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Crash exposes gaps in Indonesia's rail safety

Publication Date : 10-12-2013

 

The railroad crossing collision between an electric commuter train and a gasoline tanker in Pondok Betung, Bintaro, South Jakarta, on Monday has raised concerns about passenger safety and the imminent threat posed by unofficial crossings in the capital.

At least five people died and 91 were injured, nine of whom suffered burn injuries.

Based on eyewitness accounts, the state oil and gas firm PT Pertamina tanker hauling 24,000 litres of fuel slipped past a closing crossing barrier as a train on the Serpong-Tanah Abang line headed through the intersection at about 11:20am.

The tanker failed to get across the tracks and the train slammed into it. There was an explosion on impact and flames engulfed the front part of the train, which was reserved for women and children.

Though some passengers on the train said they had not heard the crossing alarm, a passer-by, Maryati, said that the crossing alarm had definitely gone off.

“There was even an officer who warned [the driver] not to pass through the gate. Such an accident is not unprecedented. Most of them have been caused by drivers who neglected to heed the warning alarm,” she said.

Other witnesses said that there was a pak ogah, a person who directs motorists for small change,encouraging the truck driver to move forward through the crossing.

The intersection in Pondok Betung, which is located between the Pondok Ranji and Kebayoran Lama stations, is known as a dangerous crossing.

According to data from state train operator PT KAI’s Jakarta office, most of the train accidents that took place in the capital this year as of mid-November were related to crossing collisions.

That period had seen 68 such accidents, mainly occurring when motorists forced their way through the barriers to try and beat the train.

Currently, there are 549 train crossings in the capital, 197 of which are unofficial — not meant for public access but used by locals as shortcuts and lack barriers.

According to PT KAI’s Jakarta office spokesman, Sukendar Mulya, the city administration was responsible for the existence of the unofficial crossings.

Jakarta Transportation Agency head Udar Pristono, however, said all matters related to railroad infrastructure were under the auspices of the Railroad Directorate General.

The Jakarta administration had planned to construct seven overpasses and three underpasses earlier this year to reduce traffic over accident-prone crossings, but the plan had been cancelled as the central government had moved on its plan to build an elevated train loop line covering the areas.

To date, only 43 crossings in Jakarta have an overpass or an underpass.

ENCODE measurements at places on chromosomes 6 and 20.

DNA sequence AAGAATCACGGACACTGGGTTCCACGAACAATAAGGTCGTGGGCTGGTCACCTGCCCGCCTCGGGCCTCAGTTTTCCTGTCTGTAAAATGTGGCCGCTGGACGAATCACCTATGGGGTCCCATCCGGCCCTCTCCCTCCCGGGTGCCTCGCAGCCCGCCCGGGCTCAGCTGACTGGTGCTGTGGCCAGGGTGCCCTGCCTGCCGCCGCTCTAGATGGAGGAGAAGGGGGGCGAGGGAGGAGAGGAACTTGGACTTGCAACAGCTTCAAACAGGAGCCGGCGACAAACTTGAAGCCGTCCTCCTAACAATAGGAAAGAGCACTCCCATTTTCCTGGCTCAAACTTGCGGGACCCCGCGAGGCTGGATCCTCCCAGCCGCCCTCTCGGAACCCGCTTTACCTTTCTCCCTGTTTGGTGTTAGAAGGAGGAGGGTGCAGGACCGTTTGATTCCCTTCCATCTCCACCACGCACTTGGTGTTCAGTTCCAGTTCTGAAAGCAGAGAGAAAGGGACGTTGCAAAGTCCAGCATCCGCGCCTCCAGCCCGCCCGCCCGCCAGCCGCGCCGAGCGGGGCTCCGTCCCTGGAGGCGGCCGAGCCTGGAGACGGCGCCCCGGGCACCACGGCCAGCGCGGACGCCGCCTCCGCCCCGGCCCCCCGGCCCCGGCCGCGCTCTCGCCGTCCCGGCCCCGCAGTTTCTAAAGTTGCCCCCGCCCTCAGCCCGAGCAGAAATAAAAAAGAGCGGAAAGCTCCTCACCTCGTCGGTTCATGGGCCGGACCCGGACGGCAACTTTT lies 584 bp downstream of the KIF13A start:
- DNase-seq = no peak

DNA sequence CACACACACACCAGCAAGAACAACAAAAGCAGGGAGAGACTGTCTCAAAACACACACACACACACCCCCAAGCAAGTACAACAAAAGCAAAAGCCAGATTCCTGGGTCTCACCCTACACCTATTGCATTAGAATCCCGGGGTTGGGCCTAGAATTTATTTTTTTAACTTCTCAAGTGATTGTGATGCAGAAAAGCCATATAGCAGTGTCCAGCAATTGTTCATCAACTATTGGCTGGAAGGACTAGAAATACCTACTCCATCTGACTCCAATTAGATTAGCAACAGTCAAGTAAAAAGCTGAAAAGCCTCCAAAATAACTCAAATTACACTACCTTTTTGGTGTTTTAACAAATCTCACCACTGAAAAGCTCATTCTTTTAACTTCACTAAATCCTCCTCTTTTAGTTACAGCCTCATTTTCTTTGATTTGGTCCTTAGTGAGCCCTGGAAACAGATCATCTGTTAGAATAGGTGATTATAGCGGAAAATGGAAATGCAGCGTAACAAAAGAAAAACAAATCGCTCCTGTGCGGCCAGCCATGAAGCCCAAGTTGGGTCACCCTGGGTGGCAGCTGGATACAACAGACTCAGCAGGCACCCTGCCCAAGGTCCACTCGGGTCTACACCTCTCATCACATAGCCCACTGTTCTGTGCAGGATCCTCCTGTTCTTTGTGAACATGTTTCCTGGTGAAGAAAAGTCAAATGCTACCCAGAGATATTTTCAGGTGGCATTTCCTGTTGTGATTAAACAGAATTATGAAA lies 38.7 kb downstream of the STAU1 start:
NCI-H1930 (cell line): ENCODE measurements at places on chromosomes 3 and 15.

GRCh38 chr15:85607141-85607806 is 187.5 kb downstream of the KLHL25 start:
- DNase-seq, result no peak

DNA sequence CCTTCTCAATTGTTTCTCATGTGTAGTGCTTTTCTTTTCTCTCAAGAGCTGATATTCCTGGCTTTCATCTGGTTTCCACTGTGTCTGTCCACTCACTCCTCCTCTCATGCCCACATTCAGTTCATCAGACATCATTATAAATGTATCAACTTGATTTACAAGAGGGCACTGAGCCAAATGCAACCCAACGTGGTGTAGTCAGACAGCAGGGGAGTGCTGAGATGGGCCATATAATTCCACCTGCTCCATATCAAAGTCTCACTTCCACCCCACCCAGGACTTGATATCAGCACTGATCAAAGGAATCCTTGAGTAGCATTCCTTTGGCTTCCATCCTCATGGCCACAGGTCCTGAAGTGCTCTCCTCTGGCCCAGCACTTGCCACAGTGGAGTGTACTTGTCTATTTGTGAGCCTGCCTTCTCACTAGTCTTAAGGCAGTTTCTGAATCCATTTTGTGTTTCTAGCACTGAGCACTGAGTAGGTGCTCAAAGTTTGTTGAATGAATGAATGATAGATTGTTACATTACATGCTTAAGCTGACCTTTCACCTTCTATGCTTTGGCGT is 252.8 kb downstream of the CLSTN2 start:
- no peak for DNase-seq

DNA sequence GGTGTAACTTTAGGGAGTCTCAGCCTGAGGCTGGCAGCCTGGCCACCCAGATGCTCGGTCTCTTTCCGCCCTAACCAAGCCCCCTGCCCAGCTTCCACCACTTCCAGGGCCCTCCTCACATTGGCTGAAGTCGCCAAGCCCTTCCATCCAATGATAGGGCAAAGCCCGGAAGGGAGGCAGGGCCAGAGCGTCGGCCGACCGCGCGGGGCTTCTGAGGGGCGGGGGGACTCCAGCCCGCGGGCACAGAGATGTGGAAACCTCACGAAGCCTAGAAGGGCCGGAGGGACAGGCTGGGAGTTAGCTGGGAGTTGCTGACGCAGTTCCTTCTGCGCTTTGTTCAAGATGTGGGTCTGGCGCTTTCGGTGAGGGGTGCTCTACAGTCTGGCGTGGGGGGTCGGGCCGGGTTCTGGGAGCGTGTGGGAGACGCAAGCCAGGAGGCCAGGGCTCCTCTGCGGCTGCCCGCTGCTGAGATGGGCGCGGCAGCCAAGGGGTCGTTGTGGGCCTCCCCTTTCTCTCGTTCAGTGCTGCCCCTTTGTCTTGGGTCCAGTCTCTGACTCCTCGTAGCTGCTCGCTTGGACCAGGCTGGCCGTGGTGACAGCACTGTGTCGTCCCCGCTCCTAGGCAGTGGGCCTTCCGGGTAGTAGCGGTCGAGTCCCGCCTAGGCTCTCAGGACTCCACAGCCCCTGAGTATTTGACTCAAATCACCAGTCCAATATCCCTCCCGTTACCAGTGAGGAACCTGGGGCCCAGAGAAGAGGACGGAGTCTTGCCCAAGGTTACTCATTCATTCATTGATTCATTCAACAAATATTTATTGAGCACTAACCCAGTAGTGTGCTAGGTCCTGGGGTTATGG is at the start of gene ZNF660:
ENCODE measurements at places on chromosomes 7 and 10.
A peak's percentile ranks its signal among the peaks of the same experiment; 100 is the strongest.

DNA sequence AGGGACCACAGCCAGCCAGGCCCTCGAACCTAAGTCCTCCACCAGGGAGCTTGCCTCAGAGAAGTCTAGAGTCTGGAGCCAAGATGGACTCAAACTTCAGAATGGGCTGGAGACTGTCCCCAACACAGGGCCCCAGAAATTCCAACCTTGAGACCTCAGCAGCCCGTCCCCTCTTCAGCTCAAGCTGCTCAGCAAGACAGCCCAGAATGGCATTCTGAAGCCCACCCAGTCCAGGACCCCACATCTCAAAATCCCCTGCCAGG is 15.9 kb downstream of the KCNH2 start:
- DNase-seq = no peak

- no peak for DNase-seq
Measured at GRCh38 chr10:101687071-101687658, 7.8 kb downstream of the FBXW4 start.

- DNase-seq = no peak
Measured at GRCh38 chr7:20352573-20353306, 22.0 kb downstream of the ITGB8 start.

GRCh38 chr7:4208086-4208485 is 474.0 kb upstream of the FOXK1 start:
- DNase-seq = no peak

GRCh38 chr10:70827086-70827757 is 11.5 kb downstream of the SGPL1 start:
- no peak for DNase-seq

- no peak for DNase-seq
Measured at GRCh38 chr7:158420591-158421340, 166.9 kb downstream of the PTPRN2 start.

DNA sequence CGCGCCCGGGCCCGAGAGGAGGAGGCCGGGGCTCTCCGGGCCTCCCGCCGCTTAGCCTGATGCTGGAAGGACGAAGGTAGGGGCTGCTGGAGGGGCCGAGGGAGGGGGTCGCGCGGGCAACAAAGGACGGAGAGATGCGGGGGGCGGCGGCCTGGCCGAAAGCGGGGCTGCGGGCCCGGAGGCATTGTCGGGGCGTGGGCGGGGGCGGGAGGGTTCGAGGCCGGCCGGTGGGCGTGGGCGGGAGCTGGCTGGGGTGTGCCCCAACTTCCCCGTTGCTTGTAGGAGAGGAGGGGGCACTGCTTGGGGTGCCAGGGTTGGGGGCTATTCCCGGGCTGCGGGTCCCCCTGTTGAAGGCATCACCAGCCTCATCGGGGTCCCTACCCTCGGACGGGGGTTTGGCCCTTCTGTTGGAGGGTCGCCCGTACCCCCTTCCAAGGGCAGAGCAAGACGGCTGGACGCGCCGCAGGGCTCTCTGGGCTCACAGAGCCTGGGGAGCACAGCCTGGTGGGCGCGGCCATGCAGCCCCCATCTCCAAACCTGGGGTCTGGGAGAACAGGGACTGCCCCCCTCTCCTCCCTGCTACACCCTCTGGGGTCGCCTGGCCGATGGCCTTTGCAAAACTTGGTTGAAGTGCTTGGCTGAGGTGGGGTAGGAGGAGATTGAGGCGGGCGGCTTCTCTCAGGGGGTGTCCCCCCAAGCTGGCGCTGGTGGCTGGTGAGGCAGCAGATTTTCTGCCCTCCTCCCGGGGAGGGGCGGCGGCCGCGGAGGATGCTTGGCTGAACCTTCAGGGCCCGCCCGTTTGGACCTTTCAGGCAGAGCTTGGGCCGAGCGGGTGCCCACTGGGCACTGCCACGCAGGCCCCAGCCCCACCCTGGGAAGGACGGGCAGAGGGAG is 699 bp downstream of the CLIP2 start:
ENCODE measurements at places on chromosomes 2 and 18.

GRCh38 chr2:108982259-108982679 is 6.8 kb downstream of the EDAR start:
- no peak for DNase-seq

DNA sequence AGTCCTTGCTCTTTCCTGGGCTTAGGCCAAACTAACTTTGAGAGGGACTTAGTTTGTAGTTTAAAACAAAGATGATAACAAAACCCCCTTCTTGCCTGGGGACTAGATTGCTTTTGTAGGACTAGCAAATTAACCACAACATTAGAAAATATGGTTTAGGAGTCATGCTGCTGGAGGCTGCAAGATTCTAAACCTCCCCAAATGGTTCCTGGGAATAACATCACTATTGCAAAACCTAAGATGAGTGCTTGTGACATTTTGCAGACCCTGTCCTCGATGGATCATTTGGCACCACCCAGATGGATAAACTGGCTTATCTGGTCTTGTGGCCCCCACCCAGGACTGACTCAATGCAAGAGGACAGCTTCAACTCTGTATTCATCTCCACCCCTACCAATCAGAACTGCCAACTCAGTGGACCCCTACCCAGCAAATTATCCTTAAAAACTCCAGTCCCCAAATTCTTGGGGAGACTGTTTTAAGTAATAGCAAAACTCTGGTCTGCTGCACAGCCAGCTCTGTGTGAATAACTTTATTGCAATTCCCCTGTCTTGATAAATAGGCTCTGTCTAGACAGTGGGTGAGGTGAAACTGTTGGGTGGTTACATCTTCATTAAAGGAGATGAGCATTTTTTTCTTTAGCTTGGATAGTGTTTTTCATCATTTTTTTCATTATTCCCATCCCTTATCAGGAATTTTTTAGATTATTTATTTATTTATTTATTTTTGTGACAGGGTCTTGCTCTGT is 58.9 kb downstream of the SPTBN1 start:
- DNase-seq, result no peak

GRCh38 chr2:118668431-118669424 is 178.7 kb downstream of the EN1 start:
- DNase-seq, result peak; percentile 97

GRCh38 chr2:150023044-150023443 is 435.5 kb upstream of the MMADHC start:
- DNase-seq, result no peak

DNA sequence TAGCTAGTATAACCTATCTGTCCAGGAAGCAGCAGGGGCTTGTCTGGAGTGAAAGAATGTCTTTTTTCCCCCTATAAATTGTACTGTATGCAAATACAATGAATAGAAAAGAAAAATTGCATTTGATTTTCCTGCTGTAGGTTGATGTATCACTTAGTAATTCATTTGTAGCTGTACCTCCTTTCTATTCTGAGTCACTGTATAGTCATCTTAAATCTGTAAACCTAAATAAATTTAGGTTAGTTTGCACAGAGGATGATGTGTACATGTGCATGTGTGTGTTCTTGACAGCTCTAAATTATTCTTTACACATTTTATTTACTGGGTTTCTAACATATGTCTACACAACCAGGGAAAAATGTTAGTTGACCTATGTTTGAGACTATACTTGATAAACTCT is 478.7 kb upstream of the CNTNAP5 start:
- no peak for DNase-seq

Monday’s collision claimed the lives of the train engineer, Darman Prasetyo, 26, his assistant and a train technician, while the truck driver and his assistant survived with 20 per cent burns on their faces. Darman had only been operating the train for two months.

PT KAI president director Ignatius Jonan said while in the midst of a visit to Medan, North Sumatra, that PT Pertamina should be held responsible for the accident and that it would take legal measures against the oil company.

In her visit to see the victims at Pertamina Hospital in Kebayoran, South Jakarta, Pertamina president director Karen Agustiawan said that the company would focus on the victims.

“We should all wait for the police’s findings,” she said.

At the crash site, Jakarta Police deputy chief Brig. Gen. Sudjarno said that the police had yet to determine the cause of the accident.

“We have put together a team to investigate it,” he said.

Jakarta Deputy Governor Basuki “Ahok” Tjahaja Purnama said that he supported the railway firm’s plan to take legal action against the tanker owner, saying that such negligence should be punished.

“It’s about time that we take firm action against such negligence, which caused a fatal accident that killed many,” he said at his office.

Ahok said that the safety of train passengers was in peril as there were hundreds of dangerous train crossings in the capital that were sometimes left unguarded.

“I support PT KAI to permanently close such crossings and clear the area. We may help the police and PT KAI by installing surveillance cameras that can record the plate numbers of vehicles violating the crossings. It’s the police who can arrest the violators,” he said. — Apriadi Gunawan contributed to the article from Medan

 

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